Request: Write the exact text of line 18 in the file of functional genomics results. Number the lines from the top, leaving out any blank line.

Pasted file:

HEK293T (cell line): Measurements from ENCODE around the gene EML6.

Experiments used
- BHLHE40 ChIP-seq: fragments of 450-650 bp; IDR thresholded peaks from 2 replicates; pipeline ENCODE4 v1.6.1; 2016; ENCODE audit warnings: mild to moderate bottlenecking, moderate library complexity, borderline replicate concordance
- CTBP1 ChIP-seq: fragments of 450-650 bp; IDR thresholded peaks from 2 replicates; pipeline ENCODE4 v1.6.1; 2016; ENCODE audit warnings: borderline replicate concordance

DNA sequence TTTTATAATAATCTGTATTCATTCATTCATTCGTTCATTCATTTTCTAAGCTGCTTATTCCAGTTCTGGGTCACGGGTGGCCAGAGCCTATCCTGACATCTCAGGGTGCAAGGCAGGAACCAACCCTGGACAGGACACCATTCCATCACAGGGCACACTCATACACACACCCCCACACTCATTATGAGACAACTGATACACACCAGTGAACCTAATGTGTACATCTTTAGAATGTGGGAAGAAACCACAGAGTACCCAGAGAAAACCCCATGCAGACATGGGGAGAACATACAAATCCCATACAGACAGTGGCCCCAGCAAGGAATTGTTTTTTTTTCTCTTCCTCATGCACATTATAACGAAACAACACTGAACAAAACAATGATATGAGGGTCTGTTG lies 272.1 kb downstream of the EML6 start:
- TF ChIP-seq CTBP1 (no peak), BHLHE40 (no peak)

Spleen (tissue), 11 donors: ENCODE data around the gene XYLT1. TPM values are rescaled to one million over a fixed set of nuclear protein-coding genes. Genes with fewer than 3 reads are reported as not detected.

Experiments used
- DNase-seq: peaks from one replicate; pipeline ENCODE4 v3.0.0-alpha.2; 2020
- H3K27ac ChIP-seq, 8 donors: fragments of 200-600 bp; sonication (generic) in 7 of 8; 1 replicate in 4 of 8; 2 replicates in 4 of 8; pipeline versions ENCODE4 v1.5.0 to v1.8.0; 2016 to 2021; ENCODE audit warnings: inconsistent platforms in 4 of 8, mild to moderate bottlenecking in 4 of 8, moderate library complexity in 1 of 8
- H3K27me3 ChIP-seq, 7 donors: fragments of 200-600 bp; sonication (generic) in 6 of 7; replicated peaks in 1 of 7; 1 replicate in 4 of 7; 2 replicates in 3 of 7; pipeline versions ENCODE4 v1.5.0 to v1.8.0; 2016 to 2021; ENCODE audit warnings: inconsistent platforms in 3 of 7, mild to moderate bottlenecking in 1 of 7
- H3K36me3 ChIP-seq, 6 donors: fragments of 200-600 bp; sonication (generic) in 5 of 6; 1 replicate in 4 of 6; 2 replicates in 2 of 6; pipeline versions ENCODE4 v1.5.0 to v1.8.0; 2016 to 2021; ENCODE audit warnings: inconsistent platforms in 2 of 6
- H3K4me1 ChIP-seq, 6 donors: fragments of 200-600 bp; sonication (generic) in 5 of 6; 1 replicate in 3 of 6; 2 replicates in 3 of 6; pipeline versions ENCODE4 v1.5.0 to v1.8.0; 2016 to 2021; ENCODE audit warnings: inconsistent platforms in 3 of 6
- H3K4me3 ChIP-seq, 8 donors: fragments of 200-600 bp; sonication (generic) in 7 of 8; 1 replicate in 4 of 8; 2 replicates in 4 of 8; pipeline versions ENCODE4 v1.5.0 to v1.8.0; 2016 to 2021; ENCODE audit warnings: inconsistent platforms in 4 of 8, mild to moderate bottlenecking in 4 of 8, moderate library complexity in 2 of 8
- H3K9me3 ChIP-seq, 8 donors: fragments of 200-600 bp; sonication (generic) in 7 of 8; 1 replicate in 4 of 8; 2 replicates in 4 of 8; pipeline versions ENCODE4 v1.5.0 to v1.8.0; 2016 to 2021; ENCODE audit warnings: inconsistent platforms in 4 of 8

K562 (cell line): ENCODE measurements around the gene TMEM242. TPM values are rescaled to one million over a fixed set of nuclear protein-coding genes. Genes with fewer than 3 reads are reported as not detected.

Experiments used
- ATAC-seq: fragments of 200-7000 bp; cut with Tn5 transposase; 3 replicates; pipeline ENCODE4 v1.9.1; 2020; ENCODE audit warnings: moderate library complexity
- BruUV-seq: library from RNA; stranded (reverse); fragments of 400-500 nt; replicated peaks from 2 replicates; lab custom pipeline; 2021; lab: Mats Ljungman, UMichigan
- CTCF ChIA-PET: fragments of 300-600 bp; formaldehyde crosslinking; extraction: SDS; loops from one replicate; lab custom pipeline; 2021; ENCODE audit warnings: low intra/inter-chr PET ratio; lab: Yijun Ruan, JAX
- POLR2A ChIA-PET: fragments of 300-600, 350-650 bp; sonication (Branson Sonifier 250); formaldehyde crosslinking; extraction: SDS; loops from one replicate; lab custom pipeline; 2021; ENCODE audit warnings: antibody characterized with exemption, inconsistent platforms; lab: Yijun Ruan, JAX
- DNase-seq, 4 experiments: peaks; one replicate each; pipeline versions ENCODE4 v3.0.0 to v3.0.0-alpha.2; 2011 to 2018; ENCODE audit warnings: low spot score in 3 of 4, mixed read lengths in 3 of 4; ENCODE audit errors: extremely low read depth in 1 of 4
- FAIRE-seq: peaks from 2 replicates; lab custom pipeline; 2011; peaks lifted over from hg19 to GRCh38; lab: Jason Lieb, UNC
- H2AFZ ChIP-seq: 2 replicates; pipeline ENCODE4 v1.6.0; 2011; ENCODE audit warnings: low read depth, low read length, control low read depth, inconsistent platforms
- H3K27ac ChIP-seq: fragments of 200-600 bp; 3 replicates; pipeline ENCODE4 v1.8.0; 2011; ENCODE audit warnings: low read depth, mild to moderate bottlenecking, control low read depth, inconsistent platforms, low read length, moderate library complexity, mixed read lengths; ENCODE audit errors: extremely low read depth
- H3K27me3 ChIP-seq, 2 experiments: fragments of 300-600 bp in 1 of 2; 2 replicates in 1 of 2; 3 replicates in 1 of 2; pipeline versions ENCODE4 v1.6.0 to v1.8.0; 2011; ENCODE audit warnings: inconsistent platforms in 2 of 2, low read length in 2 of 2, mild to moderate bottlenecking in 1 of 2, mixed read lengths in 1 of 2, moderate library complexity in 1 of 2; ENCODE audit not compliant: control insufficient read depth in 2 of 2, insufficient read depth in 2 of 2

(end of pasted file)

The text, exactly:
- ATAC-seq: fragments of 200-7000 bp; cut with Tn5 transposase; 3 replicates; pipeline ENCODE4 v1.9.1; 2020; ENCODE audit warnings: moderate library complexity